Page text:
ISS astronauts set for Easter feast thanks to arrival of private supply ship

Canadian astronaut David Saint-Jacques and his colleagues at the International Space Station are now set for an Easter feast thanks to the arrival of a private cargo ship on Friday.

American Anne McClain used the Canadarm2 to capture the Northrop Grumman Cygnus capsule as they soared 415 kilometres above France. The capsule and its 3,450-kilogram shipment rocketed from Wallops Island, Va., on Wednesday, completing the 1½-day trip in short order.

There are more than 800 meals for the six station residents, including the makings for a fine holiday meal. NASA packed pork chops with gravy, potatoes au gratin and lemon meringue pudding, among other space specialties.

The capsule also holds numerous science experiments, including 40 mice taking part in a tetanus vaccination study, and three small free-flying robots to assist astronauts inside and out.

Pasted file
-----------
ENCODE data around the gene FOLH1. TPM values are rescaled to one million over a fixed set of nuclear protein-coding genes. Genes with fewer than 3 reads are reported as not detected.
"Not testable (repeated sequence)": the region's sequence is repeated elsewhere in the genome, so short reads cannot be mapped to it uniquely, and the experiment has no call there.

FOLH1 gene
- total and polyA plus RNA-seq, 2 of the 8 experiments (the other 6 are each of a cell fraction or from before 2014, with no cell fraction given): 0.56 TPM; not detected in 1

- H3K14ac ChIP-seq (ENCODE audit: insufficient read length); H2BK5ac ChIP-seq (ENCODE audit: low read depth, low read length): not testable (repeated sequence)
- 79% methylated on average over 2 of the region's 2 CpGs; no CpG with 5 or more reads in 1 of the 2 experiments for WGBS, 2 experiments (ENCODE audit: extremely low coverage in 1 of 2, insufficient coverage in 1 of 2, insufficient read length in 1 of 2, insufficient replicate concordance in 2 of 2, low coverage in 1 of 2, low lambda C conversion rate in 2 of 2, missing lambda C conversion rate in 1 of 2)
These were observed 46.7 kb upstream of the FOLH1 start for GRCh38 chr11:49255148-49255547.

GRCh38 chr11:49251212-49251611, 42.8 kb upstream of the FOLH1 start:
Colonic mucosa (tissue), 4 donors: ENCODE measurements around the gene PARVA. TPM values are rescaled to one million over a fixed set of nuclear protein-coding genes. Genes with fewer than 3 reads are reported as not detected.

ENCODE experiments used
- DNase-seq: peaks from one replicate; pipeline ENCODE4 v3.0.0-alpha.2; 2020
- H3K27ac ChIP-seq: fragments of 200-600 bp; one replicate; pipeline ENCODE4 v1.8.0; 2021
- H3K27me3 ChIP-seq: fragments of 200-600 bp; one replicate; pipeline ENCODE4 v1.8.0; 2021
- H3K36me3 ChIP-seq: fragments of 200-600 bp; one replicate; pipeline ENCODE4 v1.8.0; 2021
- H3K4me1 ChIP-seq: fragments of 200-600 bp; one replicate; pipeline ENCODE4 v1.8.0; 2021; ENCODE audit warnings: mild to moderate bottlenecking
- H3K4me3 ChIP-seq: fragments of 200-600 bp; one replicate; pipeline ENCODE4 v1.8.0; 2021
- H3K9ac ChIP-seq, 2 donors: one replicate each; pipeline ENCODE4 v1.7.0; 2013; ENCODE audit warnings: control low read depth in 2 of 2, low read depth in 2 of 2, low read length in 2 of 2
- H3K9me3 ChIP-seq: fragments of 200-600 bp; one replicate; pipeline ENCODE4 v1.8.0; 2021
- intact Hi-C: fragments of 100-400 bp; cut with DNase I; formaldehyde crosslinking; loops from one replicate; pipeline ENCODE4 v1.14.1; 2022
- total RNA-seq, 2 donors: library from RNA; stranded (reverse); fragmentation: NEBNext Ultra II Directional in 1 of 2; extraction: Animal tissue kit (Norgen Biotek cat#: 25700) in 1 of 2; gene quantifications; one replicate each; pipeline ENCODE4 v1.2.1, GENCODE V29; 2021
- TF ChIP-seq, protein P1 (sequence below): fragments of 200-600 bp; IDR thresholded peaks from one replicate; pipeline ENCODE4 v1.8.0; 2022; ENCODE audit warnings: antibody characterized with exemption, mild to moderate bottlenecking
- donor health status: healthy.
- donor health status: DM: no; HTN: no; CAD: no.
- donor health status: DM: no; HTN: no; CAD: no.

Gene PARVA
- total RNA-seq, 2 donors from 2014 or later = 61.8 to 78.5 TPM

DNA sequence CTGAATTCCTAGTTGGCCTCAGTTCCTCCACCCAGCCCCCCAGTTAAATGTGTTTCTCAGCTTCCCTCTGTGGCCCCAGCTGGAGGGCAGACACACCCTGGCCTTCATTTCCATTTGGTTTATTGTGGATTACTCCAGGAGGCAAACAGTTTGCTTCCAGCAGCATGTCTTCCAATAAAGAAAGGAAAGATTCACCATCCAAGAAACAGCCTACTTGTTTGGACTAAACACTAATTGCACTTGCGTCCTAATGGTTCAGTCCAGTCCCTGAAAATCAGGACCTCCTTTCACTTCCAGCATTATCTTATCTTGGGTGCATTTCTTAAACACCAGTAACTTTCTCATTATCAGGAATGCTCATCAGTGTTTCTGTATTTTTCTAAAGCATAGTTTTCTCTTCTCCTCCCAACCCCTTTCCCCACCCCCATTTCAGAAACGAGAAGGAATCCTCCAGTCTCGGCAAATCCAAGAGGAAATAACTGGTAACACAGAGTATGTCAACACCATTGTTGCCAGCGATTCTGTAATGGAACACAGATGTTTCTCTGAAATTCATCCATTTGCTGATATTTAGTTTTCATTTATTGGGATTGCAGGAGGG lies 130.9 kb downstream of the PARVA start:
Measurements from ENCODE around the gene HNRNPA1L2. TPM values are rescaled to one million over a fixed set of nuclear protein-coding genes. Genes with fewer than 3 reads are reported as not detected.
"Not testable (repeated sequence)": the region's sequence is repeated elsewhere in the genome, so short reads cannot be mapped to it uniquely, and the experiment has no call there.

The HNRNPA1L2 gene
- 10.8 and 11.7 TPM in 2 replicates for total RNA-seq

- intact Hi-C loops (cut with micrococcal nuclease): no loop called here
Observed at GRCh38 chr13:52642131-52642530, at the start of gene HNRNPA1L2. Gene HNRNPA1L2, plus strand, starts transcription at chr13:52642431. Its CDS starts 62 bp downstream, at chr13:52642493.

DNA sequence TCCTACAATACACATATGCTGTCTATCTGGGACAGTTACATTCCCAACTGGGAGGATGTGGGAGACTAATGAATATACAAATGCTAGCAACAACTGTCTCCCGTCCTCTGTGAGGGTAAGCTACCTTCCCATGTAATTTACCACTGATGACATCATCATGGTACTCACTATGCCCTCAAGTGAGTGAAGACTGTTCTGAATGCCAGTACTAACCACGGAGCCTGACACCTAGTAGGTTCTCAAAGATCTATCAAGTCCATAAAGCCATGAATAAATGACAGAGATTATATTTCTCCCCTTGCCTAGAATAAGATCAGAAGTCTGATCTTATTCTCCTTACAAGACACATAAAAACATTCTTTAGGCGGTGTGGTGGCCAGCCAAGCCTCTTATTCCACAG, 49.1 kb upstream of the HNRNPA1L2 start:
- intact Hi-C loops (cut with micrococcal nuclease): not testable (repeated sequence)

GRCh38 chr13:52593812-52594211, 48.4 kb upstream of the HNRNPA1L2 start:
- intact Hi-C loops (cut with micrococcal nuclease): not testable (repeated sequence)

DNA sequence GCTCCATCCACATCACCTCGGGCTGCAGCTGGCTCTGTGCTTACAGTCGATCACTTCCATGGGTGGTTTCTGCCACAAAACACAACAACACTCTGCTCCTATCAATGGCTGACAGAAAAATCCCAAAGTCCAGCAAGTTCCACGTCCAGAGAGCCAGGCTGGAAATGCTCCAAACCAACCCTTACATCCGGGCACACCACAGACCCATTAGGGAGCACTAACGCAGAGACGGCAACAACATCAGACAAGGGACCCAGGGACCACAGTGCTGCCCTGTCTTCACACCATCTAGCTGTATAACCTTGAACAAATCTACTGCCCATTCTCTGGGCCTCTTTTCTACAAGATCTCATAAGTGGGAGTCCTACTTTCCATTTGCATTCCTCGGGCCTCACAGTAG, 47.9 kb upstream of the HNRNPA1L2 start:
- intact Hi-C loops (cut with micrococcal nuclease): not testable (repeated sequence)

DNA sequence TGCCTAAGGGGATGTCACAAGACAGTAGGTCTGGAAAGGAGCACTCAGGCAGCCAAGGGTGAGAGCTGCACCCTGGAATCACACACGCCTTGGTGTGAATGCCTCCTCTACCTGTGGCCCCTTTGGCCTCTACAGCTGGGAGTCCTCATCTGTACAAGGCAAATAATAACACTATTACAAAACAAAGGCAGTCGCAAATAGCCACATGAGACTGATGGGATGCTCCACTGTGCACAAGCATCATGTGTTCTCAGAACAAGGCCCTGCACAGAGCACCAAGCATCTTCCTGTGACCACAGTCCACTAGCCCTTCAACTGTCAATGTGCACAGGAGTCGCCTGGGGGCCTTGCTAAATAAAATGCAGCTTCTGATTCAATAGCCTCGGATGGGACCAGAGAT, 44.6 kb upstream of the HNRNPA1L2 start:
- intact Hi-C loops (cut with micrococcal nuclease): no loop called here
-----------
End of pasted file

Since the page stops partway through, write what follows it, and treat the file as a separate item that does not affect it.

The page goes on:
Northrop Grumman, an American aerospace and defence technology company based in Virginia, named this Cygnus the S.S. Roger Chaffee after the youngest of the three astronauts who died in the Apollo 1 spacecraft fire in 1967. Chaffee was the only one on the crew who never made it to space.

“It’s great to have the S.S. Roger Chaffee officially on board,” McClain radioed. “We never forget that we stand on the shoulders of giants. Please know that every day we remember his sacrifice and that we will continue to honour his legacy by pursuing his passion for exploration. To the S.S. Roger Chaffee, welcome aboard.”

Besides Saint-Jacques and McClain, there are two Americans and two Russians living on the space station.They will receive another shipment in just over a week from NASA’s other commercial supplier, SpaceX.